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Motivating E-mails Help First-Year Teachers Get Through the Difficult Months of October, November

Motivating E-mails Help First-Year Teachers Get Through the Difficult Months of October and November

According to Ellen Moir, CEO of the New Teacher Center, October and November are the two most difficult months for first-year teachers, comprising what she calls “The Disillusionment Phase.”

Moir defines this phase as a realization of “The extensive time commitment, the realization that things are probably not going as smoothly as they want, and low morale contribute to this period of disenchantment. New teachers begin questioning both their commitment and their competence. Many new teachers get sick during this phase.”

In order to help teachers combat this especially difficult time, veteran teacher Roxanna Elden has developed a survival kit that includes weekly e-mails to motivate first-year teaches, says NPR.

“’The aim is to say what I always wish someone had said to me in a meeting,’ says Elden, 36, who has also written an advice book for teachers, called See Me After Class. She added that she hopes the emails, which allow teachers to write back, will create a safe place for those who might not have one,” the article said.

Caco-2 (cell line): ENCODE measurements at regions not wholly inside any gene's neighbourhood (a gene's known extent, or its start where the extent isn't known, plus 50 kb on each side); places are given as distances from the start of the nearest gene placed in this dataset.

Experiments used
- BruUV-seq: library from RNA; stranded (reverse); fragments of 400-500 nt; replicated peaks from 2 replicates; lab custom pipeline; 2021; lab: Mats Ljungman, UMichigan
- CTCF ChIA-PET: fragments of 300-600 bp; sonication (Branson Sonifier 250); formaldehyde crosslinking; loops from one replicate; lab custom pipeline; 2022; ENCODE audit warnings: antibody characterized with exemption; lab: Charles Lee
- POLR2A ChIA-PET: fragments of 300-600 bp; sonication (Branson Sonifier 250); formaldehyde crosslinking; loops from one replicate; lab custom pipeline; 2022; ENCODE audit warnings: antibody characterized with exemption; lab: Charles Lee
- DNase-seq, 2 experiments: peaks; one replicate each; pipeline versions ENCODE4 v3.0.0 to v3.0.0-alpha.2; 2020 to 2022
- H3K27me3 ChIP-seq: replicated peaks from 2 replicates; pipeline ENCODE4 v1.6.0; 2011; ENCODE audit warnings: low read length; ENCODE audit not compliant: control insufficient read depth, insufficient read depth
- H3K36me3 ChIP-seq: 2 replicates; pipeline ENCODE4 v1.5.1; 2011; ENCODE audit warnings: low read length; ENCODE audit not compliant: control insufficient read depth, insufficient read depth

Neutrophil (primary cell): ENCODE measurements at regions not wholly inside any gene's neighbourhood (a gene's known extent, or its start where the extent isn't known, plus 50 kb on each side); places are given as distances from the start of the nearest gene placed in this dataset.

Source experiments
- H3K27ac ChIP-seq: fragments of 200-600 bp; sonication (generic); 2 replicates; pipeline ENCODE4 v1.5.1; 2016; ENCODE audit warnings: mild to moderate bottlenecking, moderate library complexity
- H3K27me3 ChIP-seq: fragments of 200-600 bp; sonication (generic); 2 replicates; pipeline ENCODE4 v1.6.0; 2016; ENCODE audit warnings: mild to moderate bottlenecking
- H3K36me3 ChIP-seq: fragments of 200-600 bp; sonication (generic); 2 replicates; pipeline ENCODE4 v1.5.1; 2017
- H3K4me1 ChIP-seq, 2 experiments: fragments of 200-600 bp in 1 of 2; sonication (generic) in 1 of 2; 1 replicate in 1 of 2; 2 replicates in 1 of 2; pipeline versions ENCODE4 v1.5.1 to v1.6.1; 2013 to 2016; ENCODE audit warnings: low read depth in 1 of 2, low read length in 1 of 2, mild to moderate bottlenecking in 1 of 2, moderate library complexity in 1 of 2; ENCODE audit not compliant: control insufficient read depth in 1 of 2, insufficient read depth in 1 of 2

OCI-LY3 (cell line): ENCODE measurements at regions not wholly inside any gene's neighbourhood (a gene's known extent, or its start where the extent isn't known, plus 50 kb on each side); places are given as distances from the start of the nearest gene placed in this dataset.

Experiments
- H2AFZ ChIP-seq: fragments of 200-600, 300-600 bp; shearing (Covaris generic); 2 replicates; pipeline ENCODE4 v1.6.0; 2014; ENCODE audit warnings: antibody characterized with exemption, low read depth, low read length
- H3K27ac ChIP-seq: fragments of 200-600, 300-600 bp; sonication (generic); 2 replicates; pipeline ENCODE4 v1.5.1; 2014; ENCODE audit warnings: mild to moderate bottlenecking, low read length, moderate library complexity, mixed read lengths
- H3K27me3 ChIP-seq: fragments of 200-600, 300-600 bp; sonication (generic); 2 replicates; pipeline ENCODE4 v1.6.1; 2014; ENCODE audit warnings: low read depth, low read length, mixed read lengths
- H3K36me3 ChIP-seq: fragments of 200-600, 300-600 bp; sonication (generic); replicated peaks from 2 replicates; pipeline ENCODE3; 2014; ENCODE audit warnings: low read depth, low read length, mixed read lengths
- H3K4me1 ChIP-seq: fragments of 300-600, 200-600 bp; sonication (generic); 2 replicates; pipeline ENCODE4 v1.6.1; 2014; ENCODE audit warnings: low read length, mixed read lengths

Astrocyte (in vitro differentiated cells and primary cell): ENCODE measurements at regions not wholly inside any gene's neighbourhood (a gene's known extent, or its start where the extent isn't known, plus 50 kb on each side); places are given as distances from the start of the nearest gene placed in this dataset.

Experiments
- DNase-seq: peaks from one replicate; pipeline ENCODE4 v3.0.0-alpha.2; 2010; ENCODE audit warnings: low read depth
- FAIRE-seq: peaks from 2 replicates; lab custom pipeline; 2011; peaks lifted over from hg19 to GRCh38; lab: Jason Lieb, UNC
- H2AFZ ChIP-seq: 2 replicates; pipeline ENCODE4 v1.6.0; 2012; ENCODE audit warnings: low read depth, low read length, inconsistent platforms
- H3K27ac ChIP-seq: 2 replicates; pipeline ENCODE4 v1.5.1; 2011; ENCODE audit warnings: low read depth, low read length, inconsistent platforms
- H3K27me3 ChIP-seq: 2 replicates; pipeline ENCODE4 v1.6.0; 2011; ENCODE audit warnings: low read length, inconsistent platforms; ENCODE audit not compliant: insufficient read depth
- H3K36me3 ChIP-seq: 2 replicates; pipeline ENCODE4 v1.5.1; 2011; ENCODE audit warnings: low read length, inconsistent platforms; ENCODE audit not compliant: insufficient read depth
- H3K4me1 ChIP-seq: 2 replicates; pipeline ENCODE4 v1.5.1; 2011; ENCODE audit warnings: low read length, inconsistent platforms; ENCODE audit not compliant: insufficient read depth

Elden says that first-year teachers are susceptible to exaggerated thoughts that can have a lot to do with why one in ten teachers leave the classroom by the end of the first year. She hopes that her motivating e-mails filled with personal advice and stories can help get teachers over the hump and act as a mentor for those who might not have one yet.

Elden shares with teachers anecdotes of the struggles she experienced over a decade ago in her first classroom:

Elden's worst day of her first fall in the classroom happened in late October. Her students were acting up, so she assigned them a long list of math problems even though she knew homework shouldn't be given as a punishment. Later she realized it was Halloween and that she had most likely only ruined the night for the kids who would do the homework — the ones who had been behaving anyway. It was the last straw: She broke down crying in her car.

But Elden persevered, and she hopes her advice can help others do the same.

Read the full article here.

Article by Nicole Gorman, Education World Contributor


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